Highland County commissioners (l-r) Gary Abernathy, Jeff Duncan and Terry Britton are pictured during their Sept. 11 meeting. (HCP Photo/Caitlin Forsha)
Highland County commissioners (l-r) Gary Abernathy, Jeff Duncan and Terry Britton are pictured during their Sept. 11 meeting. (HCP Photo/Caitlin Forsha)
Tempers flared Wednesday morning as Highland County commissioners Jeff Duncan, Terry Britton and Gary Abernathy heard a request from a county resident for improvements at the Highland County Dog Pound during their Sept. 11 meeting.

Pat Lawrence scheduled a 9:15 a.m. appointment with commissioners, where she read a prepared statement outlining various recommendations for the Highland County Dog Pound facility and staff, primarily her assertion “we need a new building at the pound, and we need to give pound employees a fair wage.”

Lawrence said that dogs live at the dog pound for longer terms than in previous years, when dogs were routinely euthanized. Consequently, she said, they are in need of an improved facility.

“Some dogs have to remain weeks, sometimes months,” Lawrence said. “Dogs await their fate in the same windowless building that once housed a gas chamber and three rows of cages.



“There’s no sun, no view and no access to the outdoors. Terrified dogs eat, sleep, poop and pee in a dark 4x5 enclosure on a concrete floor.”

Lawrence said there are a number of other issues at the facility, including “unreliable” electricity, “defective” ventilation, a “defective” five-gallon water heater that “leaks” and “a front door that’s rotting off.” She also said they need to have a “dog run” where dogs can roam outside.

Lawrence also argued that the dog pound staff deserves “a living wage,” saying that longtime dog warden Cathy Seifer — who recently resigned — has been “on call 24 hours a day” and part-time deputy warden Lanny Brown make “about the salary of a commissioner” combined.

“They deserve to be paid a living wage,” Lawrence said. “They deserve to paid overtime when it is worked and due. They deserve to be included in the budget making for their department. They deserve the same respect and protection that is afforded to employees of the sheriff’s department or any county department.”

As previously reported, commissioners officially voted to increase dog and kennel registration fees in a resolution Wednesday, Aug. 28. Commissioners and Highland County auditor Bill Fawley entered into executive session for personnel at 9:15 a.m. Aug. 21. After exiting executive session, the commissioners stated they would be raising dog license fees from $12 to $14.

Lawrence said that this was “certainly a positive step,” but that she is “concerned the increase won’t matter at all where it needs to” because a decision has also been made that “the pound is to pay for its own water and electric.”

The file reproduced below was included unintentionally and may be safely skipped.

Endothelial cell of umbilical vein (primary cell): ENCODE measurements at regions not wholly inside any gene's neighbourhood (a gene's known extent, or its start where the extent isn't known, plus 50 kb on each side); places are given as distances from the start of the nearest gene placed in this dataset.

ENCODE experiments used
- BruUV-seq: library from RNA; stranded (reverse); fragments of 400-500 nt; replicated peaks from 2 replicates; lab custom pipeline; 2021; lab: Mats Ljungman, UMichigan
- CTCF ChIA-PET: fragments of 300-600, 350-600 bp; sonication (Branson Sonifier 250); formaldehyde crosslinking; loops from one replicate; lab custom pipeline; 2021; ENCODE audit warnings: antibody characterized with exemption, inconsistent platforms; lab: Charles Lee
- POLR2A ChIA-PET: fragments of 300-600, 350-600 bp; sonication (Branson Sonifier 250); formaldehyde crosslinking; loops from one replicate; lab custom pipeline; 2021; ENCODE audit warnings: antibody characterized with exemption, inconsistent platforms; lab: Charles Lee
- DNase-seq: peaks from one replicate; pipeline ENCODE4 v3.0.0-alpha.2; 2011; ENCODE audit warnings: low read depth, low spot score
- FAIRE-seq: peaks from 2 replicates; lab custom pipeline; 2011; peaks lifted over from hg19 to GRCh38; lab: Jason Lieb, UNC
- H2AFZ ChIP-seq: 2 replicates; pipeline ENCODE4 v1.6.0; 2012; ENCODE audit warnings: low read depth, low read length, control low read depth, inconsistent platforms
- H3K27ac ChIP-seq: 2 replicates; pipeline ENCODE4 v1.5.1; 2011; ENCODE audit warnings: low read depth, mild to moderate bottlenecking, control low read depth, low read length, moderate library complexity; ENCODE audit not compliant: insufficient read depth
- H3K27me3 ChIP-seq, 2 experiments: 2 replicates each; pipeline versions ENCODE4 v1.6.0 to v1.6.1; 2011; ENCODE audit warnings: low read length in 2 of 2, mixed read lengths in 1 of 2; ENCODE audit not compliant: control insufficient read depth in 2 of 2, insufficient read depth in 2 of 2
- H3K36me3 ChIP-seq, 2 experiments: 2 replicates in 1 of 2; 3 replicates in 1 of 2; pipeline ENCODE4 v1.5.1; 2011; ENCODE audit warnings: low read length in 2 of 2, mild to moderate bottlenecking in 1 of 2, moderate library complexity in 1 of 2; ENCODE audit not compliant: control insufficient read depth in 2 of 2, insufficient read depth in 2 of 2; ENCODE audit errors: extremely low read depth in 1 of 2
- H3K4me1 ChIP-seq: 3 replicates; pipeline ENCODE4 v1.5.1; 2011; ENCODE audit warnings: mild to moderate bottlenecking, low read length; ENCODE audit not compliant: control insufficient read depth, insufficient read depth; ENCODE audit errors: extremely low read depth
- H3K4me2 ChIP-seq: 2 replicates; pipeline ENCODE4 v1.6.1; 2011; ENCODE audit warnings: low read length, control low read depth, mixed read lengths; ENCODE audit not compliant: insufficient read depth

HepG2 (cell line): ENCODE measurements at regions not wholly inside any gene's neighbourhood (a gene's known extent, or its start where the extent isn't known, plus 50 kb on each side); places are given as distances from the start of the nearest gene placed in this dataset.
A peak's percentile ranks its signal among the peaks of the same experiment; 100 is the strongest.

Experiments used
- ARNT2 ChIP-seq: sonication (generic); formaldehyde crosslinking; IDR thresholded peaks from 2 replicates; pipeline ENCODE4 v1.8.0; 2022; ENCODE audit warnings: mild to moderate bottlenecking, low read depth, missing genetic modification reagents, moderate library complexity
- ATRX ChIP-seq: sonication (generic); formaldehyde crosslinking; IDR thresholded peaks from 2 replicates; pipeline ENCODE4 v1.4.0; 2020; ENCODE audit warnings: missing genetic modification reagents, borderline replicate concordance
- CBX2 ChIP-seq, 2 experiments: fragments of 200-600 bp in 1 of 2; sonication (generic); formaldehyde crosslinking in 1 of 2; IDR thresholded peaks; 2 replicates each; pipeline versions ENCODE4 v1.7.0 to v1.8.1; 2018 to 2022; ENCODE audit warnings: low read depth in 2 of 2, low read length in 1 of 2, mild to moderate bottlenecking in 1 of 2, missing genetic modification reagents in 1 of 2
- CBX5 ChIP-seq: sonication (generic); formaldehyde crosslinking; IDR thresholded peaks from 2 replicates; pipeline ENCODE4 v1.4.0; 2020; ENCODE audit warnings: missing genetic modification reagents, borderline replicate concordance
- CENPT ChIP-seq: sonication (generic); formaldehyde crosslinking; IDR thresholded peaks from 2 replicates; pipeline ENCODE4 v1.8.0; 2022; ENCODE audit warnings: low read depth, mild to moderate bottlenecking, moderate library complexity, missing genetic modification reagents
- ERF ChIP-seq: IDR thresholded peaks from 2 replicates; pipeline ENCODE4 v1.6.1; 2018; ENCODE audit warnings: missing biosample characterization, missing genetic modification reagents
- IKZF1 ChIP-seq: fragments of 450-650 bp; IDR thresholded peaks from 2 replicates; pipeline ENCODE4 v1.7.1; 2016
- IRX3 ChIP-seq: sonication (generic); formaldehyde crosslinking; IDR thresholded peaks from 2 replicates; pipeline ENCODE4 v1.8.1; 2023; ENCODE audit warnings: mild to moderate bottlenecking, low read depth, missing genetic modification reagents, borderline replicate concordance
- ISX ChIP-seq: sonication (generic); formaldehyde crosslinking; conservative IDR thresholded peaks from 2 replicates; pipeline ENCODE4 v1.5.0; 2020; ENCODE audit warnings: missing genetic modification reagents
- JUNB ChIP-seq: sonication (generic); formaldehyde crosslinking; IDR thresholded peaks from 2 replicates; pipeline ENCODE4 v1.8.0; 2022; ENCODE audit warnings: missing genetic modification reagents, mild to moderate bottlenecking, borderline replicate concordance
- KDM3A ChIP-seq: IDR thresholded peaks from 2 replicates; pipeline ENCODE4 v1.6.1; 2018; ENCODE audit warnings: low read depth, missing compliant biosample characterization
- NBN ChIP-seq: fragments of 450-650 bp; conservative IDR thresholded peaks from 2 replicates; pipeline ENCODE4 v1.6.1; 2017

Lawrence gave a list of several suggestions to achieve her requests:

• That “a single commissioner, and my hope would be Gary Abernathy because he has dogs, would accept a leadership role in addressing these issues,” including overseeing a committee “to gather information and make recommendations.” Lawrence suggested that the committee gather quotes for repairs and compile “a projected timeline within three months and present it to the commission for review and action.”

• That the pound’s paid employees be involved in the budget-making process.

• That the pound also needs “new signage at the entry and prohibition of firearms” at the building.

• That the committee and commissioners discuss a $1 addition to annual taxes with money going toward a new building for the pound.

• That “the commissioners expand their website with more opportunities for input from the public and recognition of the role the pound plays in the community.”

• Lawrence also volunteered to assist in writing press releases and raising public awareness about the pound, its fees and other information “through the direction of a single commissioner, not the triumvirate.”

After Lawrence finished reading her prepared statement, Abernathy said that he “encourages everybody I know to go to the pound and get their dogs,” where he said he also adopted his dogs.

“Because of that, we need to make a building that is at least human-accessible,” Lawrence responded.

Abernathy said that he appreciated Lawrence’s comments “but frankly would expect a lot of what you brought to us today to come from the dog warden, someone working at the dog pound.”

“As everyone knows, we have an open-door policy,” Abernathy said. “It’s not hard to come in and sit with us.

“A lot of the things you’ve laid out here are new thoughts I haven’t heard from people.”

Lawrence had earlier argued that the pound’s role has changed over time, with the elimination of regular euthanasia and with some animals staying there longer due to legal cases.

“Whatever it’s evolved to over the years, if you were to sit here and listen to the calls we get here, our primary purpose is to get stray dogs out of the county,” Abernathy said. “We didn’t mean to create a long-term care facility. We want the dogs to be safe, warm, fed, well-taken care of.”

“I understand what they do,” Lawrence said.

Abernathy said the “number-one priority” of the pound is “to protect the people of Highland County from stray and vicious dogs.”

“If we can afford to make improvements at the facility, I know we’re all more than happy to do that,” Abernathy said. “Whether we could ever build a new building or something like that is a different story.”